In itself, a black box is no problem. You can still test it thoroughly and check if it does the right things in the right situation. But you can’t test all situations. That’s why you need AI in the first place. And much worse: You can’t explain to an affected person why a decision was made.
The implications are huge: Getting banned from a game? Bad luck, the algorithm decided. No credit for your home? Bad luck the algorithm decided. Killed by autonomous drone? The algorithm decided, must be right. Finance Crash? Yeah, the Algorithm did that, no idea why.
This is a huge problem and people are actually working on solving it. But there’s more.
Case 2: Bias
Let’s say we use a machine learning algorithm to preprocess the resumes coming to our company. We do that for two reasons:
- It’s fast and cost-effective
- The one doing it before didn’t like women as developers and maybe was a bit of a racist
A machine isn’t sexist or racist. It should solve that right?
So we feed the model with the data of our last resumes and which of them we took. But we are not stupid. Since the one before was a bit racist and a bit sexist we don’t include this info in the data. No gender, no origin. Should work, right?
We then start our application process and everything is fine. But after some months we see the same problems: No women in development, no employees with foreign origin. Was our racist, sexist guy right? Are women bad developers and do foreigners lack the needed education?
Nope. Our model is just great at learning patterns. For example, it learned that the question “When was your first contact with computers?” is incredibly relevant to the selection process. The guy before always chose the ones that were very young when they got their computers. Why is that a problem? Because women are on average older when coming in contact with computers for the first time. So our model just found a way to identify women and excludes them. Now we are facing lawsuits for a sexist selection process. We still have no idea how the model identifies foreigners. (see case 1) Maybe the name? The university? The wording? We are about to get sued for a racist selection process and don’t know why.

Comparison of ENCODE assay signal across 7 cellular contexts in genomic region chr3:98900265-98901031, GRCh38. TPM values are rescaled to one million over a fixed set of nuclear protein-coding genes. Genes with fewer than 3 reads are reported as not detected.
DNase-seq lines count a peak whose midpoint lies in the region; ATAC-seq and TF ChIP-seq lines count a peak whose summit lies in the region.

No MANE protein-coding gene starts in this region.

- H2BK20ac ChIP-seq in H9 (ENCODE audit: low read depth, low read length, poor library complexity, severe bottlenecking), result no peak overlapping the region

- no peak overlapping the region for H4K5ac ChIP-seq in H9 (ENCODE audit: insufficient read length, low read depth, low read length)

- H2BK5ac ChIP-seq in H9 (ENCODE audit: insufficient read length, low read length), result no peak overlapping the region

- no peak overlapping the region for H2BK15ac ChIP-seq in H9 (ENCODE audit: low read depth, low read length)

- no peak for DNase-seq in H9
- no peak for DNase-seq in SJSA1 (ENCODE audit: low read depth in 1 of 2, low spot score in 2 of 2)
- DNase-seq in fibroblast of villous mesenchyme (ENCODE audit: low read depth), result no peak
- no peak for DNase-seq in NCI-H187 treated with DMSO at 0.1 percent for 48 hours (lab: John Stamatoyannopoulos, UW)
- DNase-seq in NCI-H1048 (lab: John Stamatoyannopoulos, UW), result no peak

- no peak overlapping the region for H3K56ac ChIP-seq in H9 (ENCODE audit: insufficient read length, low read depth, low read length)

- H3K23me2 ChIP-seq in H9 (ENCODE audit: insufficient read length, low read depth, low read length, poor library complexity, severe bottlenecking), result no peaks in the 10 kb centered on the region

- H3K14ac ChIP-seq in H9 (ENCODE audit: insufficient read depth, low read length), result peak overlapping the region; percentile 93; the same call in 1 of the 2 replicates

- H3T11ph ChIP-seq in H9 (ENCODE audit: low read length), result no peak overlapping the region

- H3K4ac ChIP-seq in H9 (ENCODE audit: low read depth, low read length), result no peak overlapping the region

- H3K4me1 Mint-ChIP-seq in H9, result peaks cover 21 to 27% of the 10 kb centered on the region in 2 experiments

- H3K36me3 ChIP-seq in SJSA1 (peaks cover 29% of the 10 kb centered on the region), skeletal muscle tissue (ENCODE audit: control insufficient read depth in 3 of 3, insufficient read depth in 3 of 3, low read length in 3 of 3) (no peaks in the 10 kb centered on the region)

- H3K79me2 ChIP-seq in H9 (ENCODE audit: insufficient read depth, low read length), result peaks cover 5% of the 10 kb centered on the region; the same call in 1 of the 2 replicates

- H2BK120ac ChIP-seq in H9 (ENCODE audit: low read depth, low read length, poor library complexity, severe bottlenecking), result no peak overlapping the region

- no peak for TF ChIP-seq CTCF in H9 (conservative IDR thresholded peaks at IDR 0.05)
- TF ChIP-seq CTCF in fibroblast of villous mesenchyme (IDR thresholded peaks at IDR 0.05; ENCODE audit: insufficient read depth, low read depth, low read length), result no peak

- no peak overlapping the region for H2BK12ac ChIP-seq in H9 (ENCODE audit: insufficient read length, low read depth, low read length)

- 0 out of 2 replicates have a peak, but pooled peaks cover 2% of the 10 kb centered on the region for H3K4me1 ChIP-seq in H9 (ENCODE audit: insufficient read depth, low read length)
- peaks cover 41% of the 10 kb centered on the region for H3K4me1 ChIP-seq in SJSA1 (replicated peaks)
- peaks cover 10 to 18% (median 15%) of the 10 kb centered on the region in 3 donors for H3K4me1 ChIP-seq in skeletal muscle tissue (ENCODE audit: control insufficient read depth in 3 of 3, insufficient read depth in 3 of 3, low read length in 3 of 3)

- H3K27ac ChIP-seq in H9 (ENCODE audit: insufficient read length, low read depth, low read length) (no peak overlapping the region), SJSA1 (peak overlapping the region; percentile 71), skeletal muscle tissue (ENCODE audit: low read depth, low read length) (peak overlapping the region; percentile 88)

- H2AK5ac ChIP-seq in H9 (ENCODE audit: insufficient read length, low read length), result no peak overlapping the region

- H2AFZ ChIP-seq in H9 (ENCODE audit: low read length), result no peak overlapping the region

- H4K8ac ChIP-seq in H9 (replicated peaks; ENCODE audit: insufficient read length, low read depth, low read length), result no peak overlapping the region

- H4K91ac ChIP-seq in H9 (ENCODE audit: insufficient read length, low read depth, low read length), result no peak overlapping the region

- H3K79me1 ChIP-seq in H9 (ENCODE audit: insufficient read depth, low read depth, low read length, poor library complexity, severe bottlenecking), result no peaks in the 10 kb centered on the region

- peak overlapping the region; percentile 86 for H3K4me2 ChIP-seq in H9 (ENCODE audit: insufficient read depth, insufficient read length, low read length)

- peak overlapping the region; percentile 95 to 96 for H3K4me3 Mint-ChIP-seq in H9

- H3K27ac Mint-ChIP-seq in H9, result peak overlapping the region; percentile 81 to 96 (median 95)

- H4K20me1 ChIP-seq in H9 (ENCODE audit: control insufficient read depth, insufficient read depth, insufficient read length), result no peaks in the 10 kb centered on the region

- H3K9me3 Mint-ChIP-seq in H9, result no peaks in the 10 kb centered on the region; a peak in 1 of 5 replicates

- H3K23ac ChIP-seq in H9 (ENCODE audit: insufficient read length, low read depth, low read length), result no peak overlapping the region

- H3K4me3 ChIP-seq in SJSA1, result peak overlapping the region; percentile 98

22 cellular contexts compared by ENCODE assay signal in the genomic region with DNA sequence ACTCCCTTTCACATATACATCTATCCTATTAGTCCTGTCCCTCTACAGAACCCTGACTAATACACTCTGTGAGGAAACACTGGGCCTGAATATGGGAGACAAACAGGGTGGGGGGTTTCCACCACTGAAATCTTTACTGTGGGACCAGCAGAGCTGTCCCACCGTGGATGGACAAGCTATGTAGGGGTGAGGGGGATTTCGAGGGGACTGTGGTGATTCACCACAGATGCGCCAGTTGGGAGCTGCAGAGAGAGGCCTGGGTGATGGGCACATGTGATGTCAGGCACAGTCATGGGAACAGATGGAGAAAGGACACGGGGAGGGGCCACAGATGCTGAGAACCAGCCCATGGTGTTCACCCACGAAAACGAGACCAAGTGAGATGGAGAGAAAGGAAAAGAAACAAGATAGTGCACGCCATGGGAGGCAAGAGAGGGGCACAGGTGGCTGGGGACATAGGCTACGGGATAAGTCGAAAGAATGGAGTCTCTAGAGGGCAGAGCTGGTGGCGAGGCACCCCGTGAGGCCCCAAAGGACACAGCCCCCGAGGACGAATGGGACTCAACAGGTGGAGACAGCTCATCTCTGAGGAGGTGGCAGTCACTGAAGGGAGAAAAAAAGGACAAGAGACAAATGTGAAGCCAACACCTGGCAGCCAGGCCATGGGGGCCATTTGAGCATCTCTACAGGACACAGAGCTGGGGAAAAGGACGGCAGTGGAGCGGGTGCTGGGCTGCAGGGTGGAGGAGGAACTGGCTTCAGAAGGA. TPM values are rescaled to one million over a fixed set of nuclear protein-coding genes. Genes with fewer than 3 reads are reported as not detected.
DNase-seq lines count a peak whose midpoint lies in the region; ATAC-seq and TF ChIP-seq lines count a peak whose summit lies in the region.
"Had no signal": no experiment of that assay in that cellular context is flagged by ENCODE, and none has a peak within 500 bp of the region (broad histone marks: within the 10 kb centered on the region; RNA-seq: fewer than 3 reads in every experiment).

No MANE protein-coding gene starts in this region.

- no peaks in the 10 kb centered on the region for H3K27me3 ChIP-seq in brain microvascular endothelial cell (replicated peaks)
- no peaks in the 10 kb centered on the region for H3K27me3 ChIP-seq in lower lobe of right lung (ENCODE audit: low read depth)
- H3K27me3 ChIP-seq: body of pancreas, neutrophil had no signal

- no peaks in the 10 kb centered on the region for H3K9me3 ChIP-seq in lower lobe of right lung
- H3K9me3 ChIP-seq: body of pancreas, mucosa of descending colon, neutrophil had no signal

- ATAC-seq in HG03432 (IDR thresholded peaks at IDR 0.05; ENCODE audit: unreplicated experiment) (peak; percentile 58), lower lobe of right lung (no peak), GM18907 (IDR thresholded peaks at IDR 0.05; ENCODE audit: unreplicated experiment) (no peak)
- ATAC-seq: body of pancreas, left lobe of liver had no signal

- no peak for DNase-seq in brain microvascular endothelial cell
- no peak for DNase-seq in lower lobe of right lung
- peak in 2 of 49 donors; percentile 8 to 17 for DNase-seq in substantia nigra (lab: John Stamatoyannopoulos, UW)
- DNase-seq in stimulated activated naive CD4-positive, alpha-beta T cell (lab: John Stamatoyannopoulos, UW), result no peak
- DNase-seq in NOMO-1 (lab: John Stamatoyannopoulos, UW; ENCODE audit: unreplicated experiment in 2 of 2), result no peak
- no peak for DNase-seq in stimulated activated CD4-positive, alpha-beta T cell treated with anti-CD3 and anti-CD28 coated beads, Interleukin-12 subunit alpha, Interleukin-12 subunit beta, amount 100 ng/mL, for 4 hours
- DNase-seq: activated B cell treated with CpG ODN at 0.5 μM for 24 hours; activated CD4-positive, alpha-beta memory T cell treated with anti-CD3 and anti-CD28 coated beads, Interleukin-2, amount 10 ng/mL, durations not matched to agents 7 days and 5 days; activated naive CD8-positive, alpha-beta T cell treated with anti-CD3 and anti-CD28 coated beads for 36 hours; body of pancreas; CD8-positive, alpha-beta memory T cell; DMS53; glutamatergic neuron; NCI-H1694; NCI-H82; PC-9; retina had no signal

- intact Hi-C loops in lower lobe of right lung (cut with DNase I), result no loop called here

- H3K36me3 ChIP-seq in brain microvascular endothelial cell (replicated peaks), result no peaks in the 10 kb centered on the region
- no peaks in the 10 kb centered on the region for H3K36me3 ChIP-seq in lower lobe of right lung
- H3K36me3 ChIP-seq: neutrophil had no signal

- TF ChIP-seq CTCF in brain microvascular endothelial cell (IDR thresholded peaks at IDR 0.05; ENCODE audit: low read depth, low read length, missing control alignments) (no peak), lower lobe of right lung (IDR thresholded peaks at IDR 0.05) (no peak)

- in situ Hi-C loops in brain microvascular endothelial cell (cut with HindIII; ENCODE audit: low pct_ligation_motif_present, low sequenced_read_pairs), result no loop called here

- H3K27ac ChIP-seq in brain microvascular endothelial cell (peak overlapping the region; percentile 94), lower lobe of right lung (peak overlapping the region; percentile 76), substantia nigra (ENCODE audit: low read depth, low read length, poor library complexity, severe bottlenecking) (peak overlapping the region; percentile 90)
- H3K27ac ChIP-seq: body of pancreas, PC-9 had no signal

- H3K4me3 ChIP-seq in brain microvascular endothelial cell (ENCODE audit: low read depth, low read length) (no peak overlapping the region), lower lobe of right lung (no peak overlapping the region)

And that’s only the problem we face. What about the applicants? They get discriminated on a whole new level! What if we hadn’t found out about the discrimination because it was much more subtle? What if everyone was starting to use our software?
It is very hard to exclude a preexisting bias from training data. It is very hard to find data without bias. Good luck…
Case 3: Oppression Tools
Not enough yet? Oh, you are in for a treat!
Face recognition is awesome. It allows us to find criminals, they can’t hide anymore. We can log everyone’s position and behavior in real time. Also, we can get information we never had access to before since our algorithms can see patterns in cues we weren’t even aware of. Who knows who we could identify on simple camera data?